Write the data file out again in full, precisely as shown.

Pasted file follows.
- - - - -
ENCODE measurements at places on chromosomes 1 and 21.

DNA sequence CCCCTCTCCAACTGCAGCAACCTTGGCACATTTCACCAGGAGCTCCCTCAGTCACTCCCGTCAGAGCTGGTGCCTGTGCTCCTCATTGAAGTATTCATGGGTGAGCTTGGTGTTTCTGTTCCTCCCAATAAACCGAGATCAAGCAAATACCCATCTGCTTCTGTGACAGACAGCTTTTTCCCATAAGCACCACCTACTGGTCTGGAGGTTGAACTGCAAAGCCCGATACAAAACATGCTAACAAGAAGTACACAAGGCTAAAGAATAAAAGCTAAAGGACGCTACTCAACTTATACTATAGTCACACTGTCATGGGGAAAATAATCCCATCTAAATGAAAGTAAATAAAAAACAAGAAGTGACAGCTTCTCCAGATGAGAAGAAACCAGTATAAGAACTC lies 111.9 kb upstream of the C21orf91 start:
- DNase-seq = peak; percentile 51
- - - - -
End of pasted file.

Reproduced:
ENCODE measurements at places on chromosomes 1 and 21.

DNA sequence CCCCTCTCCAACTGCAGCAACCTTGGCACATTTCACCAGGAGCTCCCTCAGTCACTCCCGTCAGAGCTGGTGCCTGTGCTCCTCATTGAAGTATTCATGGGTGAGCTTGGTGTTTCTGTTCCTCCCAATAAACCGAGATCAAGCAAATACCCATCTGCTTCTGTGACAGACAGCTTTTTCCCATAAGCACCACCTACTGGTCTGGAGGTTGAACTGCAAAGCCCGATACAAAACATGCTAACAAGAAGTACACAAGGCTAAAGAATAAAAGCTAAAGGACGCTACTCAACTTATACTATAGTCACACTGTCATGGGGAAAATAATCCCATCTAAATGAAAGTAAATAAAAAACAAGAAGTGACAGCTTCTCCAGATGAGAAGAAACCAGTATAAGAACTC lies 111.9 kb upstream of the C21orf91 start:
- DNase-seq = peak; percentile 51